Monday, February 3, 2014

The Invention of Wings (Sue Monk Kidd)

Author Sue Monk Kidd is definitely not riding the coattails of her phenomenally successful The Secret Life of Bees.  Instead, she has written an extremely well-researched historical fiction novel chosen by Oprah's book club, no less (of course, that makes it an instant bestseller).  Still set in the south like TSLOB, The Invention of Wings takes place in the early 1800s, when slavery was widely rearing its ugly head and abolition started to gain serious ground.

One birthday, Sarah Grimke, the young daughter of an extremely wealthy Charleston plantation owner, is given her own slave (Handful) for a "present."  Sarah would much rather Handful be her friend, but her parents are insistent.  Thus begins the relationship between Sarah and Handful, the first who would go on (along with her sister) to be a staunch abolitionist, and the latter willing to do anything to be in control of her own life.  A supporting cast of characters adds much to the narrative that is so truly hard to read at times.  To Kidd's credit, she in no way glosses over anything related to this tragic time in our history.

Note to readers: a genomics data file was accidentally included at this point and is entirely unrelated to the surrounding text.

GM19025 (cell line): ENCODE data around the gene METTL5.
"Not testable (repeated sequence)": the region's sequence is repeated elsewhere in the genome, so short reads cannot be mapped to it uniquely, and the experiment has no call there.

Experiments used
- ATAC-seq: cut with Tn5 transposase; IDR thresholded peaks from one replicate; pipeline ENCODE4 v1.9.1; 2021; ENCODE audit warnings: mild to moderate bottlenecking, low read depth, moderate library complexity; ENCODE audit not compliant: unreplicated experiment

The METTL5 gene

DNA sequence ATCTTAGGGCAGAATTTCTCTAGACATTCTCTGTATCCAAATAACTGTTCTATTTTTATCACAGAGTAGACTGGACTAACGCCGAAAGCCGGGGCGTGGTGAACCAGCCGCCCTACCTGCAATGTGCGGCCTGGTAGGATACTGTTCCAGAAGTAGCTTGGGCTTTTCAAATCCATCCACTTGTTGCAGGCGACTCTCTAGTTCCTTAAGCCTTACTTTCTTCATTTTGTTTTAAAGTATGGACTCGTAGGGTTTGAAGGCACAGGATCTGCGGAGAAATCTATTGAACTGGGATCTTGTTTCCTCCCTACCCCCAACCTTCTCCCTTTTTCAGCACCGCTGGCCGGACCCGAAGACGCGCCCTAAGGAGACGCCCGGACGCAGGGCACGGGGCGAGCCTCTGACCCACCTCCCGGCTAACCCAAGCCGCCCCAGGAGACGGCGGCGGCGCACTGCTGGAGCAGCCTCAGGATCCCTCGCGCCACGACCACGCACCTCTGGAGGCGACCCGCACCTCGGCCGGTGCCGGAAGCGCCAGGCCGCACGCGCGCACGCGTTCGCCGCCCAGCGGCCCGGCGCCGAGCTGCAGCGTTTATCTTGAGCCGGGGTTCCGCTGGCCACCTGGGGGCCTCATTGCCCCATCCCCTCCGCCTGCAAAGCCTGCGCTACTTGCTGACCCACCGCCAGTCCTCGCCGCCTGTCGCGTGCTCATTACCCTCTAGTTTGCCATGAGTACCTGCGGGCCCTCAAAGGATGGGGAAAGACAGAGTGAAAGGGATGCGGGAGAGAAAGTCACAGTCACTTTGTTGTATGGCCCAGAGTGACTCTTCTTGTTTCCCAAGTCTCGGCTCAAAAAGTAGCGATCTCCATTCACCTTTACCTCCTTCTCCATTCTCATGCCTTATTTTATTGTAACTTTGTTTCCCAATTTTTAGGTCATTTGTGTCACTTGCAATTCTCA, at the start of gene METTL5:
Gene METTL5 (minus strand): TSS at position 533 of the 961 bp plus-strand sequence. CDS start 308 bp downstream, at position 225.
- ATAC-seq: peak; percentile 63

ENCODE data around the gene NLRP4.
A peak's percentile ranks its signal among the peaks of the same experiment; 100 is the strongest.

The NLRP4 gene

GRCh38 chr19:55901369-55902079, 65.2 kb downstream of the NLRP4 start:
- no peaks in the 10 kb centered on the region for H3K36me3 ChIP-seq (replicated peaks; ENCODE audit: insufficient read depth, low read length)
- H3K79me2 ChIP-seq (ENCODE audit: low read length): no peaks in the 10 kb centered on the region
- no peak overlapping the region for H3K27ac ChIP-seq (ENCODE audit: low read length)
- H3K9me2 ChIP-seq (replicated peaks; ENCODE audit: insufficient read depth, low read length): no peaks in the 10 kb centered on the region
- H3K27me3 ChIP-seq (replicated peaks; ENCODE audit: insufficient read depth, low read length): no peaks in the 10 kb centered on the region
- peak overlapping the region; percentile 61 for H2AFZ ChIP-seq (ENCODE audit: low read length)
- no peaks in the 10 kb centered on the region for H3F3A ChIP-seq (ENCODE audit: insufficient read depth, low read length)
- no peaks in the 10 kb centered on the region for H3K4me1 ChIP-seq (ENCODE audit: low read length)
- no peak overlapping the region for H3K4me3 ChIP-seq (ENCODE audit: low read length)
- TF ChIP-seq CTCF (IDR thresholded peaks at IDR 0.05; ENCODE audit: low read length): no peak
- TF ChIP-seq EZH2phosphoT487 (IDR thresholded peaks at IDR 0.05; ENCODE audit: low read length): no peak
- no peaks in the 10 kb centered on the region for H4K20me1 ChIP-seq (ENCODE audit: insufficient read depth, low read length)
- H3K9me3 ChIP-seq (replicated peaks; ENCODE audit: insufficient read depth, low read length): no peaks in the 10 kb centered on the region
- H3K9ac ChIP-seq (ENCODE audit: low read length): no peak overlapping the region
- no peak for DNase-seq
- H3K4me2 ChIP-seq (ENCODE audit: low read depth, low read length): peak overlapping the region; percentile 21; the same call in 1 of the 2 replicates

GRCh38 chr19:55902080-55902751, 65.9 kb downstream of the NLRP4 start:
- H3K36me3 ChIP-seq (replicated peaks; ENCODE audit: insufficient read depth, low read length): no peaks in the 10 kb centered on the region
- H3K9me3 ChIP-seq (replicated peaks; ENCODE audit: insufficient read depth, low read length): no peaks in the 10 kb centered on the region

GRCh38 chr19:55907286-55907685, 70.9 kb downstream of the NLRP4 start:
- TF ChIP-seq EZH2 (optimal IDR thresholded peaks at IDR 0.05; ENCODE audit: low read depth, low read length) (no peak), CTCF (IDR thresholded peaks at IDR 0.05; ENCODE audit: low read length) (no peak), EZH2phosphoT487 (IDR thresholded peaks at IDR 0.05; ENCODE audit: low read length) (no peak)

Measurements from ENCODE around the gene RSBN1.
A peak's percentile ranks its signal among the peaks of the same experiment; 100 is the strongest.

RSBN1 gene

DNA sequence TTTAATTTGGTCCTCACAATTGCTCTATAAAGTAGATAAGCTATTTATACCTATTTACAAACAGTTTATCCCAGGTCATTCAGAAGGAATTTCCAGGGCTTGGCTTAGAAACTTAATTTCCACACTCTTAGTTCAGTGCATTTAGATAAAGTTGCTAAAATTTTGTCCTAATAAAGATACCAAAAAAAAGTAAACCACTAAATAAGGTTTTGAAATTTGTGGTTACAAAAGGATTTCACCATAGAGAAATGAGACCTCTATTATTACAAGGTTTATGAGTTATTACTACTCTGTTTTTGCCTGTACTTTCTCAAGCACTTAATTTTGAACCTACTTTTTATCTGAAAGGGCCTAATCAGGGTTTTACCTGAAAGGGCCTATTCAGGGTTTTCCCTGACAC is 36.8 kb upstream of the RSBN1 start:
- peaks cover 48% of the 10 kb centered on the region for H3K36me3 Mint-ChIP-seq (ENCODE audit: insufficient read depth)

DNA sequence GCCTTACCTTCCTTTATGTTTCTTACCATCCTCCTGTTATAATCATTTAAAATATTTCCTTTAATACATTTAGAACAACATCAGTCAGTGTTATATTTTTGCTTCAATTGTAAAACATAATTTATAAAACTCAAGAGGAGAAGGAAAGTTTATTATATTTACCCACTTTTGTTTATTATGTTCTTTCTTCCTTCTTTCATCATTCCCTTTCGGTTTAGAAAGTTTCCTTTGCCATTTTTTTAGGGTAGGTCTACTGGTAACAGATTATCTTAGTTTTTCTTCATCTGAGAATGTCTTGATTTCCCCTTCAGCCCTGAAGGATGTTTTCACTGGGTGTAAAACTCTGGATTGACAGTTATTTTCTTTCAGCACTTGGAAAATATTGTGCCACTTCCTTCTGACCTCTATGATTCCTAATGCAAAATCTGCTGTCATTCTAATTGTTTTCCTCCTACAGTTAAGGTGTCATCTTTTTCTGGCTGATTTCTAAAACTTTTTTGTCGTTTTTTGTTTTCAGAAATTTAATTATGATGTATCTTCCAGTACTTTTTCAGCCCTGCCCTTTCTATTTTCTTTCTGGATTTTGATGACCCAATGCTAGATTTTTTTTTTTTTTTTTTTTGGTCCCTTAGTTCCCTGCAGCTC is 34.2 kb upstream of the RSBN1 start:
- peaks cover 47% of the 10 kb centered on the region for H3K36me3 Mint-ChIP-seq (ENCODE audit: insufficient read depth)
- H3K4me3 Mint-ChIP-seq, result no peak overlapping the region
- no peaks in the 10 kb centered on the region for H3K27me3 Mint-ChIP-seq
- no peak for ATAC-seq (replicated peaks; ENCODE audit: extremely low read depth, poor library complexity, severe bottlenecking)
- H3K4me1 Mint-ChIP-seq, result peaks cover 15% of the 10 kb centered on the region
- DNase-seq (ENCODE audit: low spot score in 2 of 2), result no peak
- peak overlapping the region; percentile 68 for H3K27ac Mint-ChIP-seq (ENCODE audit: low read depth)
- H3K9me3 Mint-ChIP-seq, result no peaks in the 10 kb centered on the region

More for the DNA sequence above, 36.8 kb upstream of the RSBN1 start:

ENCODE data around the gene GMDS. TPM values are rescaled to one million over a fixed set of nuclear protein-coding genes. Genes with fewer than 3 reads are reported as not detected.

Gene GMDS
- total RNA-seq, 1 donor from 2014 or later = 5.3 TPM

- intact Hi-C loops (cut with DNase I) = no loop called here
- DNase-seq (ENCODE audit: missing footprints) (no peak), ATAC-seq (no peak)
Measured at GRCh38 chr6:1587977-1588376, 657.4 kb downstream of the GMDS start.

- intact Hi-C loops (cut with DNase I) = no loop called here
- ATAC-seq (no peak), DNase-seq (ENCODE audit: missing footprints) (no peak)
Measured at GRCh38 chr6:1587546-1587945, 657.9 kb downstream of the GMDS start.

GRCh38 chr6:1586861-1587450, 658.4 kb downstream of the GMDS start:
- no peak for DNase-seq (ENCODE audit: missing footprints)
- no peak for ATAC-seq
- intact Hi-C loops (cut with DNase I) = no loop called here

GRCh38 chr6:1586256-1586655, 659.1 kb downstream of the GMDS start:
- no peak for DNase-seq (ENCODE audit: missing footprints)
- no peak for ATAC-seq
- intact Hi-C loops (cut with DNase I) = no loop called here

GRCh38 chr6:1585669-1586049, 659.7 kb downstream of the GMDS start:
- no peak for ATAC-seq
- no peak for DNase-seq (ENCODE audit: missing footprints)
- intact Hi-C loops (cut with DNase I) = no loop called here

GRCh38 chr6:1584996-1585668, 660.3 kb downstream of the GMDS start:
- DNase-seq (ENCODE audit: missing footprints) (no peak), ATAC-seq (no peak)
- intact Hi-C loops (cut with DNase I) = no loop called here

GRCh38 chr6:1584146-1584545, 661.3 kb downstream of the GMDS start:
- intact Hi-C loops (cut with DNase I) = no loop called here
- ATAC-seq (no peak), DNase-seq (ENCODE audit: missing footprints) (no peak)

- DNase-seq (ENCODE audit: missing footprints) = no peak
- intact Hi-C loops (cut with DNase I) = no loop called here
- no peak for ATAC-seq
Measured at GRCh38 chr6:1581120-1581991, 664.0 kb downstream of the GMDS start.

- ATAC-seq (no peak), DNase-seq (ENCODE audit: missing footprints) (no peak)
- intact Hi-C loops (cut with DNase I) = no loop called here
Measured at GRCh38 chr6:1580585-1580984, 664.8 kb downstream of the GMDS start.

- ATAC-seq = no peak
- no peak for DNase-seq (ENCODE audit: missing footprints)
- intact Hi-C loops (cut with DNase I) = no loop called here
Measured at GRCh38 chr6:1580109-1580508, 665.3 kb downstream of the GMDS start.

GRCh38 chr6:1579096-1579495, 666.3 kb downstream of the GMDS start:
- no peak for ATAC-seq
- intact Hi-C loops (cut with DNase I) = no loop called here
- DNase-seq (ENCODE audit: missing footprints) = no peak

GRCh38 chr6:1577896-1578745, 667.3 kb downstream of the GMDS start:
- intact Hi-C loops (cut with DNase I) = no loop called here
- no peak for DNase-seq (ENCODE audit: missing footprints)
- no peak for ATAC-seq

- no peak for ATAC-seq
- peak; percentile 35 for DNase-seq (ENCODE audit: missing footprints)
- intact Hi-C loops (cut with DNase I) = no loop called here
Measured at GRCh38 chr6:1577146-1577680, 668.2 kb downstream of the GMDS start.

Goodreads tells me that I began reading this novel on November 30, 2013, and I did not finish it until last night (February 2, 2014).  It's not that The Invention of Wings is that long, but the prose is so beautiful that you definitely want to take your time with it.  I'm sure this will be just as successful as The Secret Life of Bees.